The Larry Lessig for Congress movement is gathering steam, and the Professor himself is showing all the signs of running:
Former colleague John Palfrey, of Harvard’s Berkman Center for Internet and Society, launched a “Draft Lessig for Congress” Facebook group, attracting more than 2,000 social networking Larry lovers, and others soon sprung for their own DraftLessig.org” domain.
When we contacted Lessig yesterday morning to ask what he thought of all this, we didn’t get answer. But today, he told the world he is “seriously” considering a Congressional campaign. Lessig says he won’t make his final decision until “about” March 1. That would give him a month to prepare for the fight. But he’s launched a new website and a very Lessig online video to show just how serious he is.
The video confirms (yet again) that he’s determined to change the political landscape. “In my view the most exciting part of the debate around change is the idea of changing how Washington works, changing the influence of money in Washington,” Lessig says. “Not an influence that comes through bribes, but an influence that is produced by the economy of influence that money now has in Washington.”
Sounds like a born politician to us.
I think this is a bad idea, and I’d like to tell you why.
Lessig isn’t a politician, so he wouldn’t be effective at moving bills, the primary purpose of legislators. He would be another Ron Paul, the focal point of a distinctly out-of-the-mainstream ideology instead of a lawmaker. Novelty legislators are fun for the media, but they don’t serve their voters well.
And I doubt he’d be effective at constituent services, the second most effective task, because he doesn’t have the web of influence that career politicians have. Ideologues like Jesse Helms and Maxine Waters are re-elected term after term because they’re adept at constituent services.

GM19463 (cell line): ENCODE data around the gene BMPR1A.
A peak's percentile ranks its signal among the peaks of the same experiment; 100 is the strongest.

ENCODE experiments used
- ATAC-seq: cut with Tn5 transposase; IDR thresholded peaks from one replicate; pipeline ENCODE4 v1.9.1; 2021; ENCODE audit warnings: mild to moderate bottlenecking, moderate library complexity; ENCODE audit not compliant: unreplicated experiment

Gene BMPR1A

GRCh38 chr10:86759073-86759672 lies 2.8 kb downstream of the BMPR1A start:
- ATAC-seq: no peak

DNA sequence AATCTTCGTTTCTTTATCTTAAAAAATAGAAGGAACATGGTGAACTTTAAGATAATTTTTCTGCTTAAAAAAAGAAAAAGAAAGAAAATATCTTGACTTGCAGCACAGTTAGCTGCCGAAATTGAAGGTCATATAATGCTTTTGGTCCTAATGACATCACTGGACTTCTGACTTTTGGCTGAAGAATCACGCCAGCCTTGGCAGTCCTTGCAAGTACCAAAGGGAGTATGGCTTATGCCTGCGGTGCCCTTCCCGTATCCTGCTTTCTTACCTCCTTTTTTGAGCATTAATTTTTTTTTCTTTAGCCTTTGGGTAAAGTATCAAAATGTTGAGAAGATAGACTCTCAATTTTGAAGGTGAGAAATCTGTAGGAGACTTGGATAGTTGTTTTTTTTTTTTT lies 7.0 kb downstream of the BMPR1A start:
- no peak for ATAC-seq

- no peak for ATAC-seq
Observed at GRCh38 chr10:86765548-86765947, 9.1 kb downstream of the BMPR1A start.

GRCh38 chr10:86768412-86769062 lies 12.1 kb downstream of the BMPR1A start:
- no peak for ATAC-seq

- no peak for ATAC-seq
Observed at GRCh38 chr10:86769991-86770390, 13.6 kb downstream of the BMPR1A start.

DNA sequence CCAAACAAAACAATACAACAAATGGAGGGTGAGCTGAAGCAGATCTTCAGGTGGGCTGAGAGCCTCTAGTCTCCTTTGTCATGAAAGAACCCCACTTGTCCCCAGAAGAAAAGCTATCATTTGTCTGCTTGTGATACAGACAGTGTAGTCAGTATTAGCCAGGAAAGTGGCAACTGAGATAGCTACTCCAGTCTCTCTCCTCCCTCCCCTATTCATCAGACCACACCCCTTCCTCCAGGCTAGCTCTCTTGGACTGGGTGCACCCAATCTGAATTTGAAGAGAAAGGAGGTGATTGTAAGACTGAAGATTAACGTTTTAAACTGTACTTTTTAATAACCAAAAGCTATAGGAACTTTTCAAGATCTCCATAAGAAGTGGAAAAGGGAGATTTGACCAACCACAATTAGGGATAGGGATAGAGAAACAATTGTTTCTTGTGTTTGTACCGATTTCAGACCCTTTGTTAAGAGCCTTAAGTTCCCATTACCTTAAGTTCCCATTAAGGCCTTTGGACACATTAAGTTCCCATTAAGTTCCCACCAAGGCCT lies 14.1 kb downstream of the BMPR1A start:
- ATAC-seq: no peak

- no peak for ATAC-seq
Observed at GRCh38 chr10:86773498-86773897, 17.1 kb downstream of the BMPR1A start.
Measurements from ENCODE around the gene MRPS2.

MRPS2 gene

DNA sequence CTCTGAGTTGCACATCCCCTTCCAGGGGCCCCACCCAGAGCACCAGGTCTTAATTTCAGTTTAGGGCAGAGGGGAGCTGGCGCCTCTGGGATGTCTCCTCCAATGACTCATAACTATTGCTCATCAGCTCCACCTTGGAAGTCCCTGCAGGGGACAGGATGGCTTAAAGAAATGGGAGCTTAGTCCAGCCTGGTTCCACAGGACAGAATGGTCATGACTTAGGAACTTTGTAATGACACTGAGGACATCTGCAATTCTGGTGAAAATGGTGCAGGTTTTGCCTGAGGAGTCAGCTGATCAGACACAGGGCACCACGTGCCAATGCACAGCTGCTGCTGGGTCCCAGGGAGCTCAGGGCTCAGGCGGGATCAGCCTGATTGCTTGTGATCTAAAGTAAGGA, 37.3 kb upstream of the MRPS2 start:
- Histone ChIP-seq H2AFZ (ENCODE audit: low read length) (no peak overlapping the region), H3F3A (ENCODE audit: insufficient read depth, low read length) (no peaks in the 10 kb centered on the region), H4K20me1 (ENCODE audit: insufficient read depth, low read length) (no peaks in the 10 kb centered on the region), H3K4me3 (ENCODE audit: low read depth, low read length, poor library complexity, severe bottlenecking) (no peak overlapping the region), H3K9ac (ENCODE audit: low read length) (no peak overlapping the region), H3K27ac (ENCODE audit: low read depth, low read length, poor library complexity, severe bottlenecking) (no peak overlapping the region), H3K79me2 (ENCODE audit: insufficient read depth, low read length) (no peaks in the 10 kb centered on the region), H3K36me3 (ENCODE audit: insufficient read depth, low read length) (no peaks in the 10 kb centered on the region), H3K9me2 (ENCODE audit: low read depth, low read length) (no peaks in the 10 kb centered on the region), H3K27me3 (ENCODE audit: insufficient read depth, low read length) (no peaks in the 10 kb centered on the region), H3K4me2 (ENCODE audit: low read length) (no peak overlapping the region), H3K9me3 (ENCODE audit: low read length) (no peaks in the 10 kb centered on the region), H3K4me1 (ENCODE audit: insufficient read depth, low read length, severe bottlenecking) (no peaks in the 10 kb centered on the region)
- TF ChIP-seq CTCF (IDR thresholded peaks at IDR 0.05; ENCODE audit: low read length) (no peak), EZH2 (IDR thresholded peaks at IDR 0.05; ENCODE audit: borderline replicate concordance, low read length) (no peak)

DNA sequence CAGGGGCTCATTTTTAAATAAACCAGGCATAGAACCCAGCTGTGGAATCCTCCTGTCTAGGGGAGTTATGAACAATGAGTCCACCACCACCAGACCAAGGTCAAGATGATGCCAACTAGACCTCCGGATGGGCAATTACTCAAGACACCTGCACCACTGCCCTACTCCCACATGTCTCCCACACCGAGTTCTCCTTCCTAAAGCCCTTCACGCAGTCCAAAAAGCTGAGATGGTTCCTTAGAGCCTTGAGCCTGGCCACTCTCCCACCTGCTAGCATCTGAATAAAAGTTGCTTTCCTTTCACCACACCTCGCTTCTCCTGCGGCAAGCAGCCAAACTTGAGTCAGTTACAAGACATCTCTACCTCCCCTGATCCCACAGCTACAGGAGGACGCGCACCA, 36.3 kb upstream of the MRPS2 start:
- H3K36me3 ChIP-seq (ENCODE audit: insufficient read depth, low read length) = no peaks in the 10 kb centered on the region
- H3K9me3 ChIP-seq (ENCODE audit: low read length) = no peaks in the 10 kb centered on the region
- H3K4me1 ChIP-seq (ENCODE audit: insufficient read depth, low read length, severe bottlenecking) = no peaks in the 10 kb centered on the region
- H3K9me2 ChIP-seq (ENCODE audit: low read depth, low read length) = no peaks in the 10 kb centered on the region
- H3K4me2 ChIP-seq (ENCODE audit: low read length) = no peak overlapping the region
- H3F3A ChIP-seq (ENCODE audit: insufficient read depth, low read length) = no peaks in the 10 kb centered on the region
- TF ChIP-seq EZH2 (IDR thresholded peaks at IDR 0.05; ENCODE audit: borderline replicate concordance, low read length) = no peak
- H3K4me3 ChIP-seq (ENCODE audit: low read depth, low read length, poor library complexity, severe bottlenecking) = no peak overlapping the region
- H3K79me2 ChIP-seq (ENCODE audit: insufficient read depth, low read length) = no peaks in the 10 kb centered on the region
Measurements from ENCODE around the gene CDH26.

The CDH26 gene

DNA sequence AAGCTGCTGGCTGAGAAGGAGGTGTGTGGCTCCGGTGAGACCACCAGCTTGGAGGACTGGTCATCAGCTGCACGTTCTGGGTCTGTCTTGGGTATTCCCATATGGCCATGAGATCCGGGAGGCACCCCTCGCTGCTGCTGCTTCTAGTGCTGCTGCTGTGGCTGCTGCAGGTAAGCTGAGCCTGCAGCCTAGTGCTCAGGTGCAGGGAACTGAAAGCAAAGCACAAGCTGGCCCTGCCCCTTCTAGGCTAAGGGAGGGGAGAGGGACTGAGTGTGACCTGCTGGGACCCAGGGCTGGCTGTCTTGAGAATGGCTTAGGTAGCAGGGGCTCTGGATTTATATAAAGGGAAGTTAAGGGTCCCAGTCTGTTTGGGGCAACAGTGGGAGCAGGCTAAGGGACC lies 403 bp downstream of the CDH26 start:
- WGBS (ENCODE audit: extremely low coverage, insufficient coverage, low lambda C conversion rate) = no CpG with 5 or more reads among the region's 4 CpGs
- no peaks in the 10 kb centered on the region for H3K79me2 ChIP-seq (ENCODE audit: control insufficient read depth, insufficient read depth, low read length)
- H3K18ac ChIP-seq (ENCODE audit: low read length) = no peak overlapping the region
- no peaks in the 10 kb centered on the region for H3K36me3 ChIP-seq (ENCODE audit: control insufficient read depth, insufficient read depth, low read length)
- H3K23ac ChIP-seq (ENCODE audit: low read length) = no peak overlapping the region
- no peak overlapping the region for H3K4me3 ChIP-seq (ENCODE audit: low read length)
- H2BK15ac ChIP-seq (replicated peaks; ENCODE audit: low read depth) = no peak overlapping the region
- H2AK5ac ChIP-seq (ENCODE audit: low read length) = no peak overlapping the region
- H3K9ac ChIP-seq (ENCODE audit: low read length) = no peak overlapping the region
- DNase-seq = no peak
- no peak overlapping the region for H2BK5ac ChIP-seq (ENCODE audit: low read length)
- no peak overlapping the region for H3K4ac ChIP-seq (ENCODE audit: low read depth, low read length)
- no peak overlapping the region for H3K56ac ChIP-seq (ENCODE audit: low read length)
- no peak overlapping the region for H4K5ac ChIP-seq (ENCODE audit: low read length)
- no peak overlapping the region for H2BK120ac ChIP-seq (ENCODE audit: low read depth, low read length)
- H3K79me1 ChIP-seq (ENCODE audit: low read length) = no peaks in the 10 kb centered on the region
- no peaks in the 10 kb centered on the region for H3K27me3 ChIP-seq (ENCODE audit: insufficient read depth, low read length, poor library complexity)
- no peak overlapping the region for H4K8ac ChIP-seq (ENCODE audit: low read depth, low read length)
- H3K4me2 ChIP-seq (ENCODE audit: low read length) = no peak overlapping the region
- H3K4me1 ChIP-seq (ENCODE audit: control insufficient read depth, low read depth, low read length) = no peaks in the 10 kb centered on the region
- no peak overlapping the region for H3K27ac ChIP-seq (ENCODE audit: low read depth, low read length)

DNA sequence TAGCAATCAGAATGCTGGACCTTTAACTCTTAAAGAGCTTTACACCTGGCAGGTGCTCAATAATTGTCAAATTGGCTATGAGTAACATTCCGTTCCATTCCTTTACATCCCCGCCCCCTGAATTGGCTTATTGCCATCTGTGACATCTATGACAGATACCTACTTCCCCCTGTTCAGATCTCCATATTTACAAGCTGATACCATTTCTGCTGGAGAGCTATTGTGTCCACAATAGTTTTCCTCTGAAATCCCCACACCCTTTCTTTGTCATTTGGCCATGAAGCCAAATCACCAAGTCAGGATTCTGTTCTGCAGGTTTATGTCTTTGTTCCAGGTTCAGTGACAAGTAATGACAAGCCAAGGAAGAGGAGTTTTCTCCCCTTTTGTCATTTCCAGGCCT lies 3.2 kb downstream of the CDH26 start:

And finally, I predict that Lessig would lose interest and resign within a few months once he’d found out that lawmaking isn’t as glamorous as leading a high-profile academic program and essentially being a rock star for free downloads.
And there’s a real danger that a guy like Lessig would be harmful to the process as well. He would be taken as a tech expert in Washington, because he’s considered one in his present niche. But Lessig doesn’t understand technology per se, he’s more an expert on certain cultural implications of technology. So I wouldn’t want someone with such a thin grasp of tech issues to become “Mr. High Tech” on the Hill.
I happen to know Jackie Speier, the real politician who was endorsed by Tom Lantos to take this place in the House. I certainly don’t agree with her on every issue, but I’ve worked with her and found her to be a competent, intelligent person. So based on my experience with Sen. Speier and her demonstrated commitment to the people and the process of government, I’d bet that a Congresswoman Speier wouldn’t drop out at the end of the first term and go on the road with a rock band.
Lessig’s an interesting character with a lot of challenging ideas, but Congress is not the place for him.